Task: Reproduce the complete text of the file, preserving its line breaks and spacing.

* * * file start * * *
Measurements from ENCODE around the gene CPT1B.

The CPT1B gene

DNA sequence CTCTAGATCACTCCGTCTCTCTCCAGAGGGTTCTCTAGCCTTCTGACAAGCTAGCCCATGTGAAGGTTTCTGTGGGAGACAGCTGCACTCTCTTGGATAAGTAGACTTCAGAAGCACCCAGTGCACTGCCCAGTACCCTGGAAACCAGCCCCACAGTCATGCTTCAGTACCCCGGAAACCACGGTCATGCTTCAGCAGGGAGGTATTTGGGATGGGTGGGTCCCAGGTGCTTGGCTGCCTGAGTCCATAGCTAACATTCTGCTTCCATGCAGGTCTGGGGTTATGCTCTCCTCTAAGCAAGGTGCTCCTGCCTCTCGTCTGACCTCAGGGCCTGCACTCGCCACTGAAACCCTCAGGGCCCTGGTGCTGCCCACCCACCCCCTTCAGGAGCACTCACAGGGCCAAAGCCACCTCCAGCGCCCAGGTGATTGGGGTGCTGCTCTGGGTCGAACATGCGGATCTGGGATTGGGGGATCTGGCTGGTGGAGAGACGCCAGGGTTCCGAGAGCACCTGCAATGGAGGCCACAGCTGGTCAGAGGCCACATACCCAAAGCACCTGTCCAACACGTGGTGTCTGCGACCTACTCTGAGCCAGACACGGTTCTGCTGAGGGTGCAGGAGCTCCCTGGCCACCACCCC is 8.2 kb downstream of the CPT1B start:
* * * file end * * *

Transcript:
Measurements from ENCODE around the gene CPT1B.

The CPT1B gene

DNA sequence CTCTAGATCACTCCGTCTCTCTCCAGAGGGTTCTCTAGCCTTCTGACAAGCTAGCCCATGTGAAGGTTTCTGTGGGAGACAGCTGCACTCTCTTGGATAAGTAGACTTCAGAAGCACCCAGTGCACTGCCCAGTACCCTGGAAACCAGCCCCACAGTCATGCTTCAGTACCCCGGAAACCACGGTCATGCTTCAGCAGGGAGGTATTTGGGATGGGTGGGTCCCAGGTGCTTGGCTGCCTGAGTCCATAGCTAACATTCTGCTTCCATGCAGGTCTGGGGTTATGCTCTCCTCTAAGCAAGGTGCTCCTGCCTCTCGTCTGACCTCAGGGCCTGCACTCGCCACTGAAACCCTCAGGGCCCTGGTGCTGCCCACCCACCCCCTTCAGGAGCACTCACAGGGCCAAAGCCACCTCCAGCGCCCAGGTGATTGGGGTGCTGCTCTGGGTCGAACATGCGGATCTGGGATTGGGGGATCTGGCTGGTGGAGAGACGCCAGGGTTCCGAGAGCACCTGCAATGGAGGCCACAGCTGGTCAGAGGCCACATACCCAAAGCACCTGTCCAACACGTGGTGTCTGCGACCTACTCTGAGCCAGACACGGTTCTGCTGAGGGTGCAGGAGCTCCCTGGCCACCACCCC is 8.2 kb downstream of the CPT1B start: